On 8th August, a local newspaper agency of Moscow reported that the publication Edinstvo Nizhnekamsk was found guilty for breaching advertising norms and the publication will be liable to pay a fine for the breach.
The publication in question is alleged of an administrative offense under Part 1 of Art. 14.3 of the Administrative Code [violation of the advertising law by the advertiser, and the producing or distributing agency] of Russia.
The controversy arose after a local branch of a subsidiary of Russia’s Central Bank and Federal Anti-Monopoly Service learned that Unity Nizhnekamsk made an announcement that read:
“Investing in crypto-currencies: Bitcoin, Ethereum, Zcash . Creating and setting up minining farms.”
The ad also included a contact number, however, no name was associated with it. Later, it was discovered that the number belonged to a person named Blumchen Richard Timurovich. The Federal Anti-Monopoly Service complained:
“From the sense of the content of the aforementioned advertisement, it follows that Richard Timurovich Blumchen is offering financial services, and not consulting ones,”
The department stated that ads like the above must include the name of the person providing the concerned services:
“In accordance with Part 1 of Art. 28 of the law on advertising, such messages should contain the name or the name of the person providing these services, but they were not, and therefore,”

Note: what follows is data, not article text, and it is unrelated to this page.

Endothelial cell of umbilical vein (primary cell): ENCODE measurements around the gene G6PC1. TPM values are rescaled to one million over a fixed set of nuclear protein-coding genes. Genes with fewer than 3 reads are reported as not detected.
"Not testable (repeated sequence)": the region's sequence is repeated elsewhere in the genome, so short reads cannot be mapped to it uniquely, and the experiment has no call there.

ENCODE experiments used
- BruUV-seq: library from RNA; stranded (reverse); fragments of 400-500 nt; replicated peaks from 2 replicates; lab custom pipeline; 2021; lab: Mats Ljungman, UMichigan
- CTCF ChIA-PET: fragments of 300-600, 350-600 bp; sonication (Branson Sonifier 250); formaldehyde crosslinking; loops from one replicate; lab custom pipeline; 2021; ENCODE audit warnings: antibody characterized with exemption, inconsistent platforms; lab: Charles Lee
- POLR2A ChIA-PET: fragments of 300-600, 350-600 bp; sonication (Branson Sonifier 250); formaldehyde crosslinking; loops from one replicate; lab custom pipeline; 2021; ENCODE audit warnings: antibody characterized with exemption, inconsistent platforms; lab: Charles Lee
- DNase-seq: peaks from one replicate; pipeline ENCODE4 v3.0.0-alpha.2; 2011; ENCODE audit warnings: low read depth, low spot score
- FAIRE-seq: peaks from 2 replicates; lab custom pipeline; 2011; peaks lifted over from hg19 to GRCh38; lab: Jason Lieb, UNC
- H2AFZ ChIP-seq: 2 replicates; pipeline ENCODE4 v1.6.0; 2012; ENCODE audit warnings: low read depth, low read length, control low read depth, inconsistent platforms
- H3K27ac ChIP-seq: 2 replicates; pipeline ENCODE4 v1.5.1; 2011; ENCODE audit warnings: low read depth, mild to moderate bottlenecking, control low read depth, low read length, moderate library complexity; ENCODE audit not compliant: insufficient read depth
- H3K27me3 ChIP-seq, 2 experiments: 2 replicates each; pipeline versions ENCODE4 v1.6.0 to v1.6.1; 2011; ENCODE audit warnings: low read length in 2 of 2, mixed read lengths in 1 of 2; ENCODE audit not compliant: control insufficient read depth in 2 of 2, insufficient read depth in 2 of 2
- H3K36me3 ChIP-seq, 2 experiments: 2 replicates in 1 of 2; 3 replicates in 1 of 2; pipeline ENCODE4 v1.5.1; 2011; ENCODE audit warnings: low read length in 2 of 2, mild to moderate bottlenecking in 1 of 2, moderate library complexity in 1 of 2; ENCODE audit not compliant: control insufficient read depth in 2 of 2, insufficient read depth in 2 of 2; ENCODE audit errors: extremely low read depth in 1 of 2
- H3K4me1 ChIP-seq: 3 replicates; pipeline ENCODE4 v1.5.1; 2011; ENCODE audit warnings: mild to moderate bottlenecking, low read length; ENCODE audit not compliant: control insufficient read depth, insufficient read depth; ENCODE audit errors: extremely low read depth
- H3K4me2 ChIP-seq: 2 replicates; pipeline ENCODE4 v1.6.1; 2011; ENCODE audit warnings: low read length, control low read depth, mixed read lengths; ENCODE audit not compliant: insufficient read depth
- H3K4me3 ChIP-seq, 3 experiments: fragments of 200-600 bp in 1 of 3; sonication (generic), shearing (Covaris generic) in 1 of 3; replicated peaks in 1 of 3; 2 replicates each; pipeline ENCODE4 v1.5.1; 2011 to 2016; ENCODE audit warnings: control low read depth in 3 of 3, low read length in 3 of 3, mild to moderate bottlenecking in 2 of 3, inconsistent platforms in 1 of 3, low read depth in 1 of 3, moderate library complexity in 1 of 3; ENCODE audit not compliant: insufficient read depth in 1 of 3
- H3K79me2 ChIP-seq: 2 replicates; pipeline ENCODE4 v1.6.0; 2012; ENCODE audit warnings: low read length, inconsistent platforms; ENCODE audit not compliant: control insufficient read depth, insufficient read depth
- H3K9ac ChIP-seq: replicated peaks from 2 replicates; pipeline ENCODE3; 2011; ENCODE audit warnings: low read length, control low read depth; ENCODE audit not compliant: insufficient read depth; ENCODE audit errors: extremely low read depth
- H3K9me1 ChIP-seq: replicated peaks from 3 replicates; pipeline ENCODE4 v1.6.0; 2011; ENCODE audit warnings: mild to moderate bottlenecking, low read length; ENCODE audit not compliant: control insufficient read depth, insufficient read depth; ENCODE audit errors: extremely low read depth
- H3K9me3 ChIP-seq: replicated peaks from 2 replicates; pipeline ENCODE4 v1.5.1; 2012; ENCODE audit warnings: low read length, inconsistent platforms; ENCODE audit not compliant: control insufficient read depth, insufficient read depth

The Federal Anti-Monopoly Service concluded by saying:
“Unity of the NK should be brought to administrative responsibility.”
On 6th August, the Eleventh Arbitration Court of Appeal confirmed its decision on the same and slashed a fine of 50,000 rubles on the publication for placing an advertisement on investments in cryptocurrencies, reports confirmed.
Later, the Court of Appeal judiciously considered the application of the fine and replaced it with a warning, which stated:
“The court of the first instance reasonably considered that the application of a fine of 50,000 rubles will be unjustifiably punitive, not corresponding to the gravity of the offense and the degree of guilt of the person brought to justice,”
The decision came in support of the fact that the Unity of the NK had committed such an offense for the first time. The court also believed that the issue at hand was a small one. Moreover, they believed that there was no damage done to the state’s security.
Recently, a survey was conducted to find out the public opinion on cryptocurrencies in Russia. The survey revealed that almost half of Russians had heard of the phenomenon, 13% claim they have a sound knowledge of it. Politicians have also given a varied opinion about the fate of cryptocurrency in the country.
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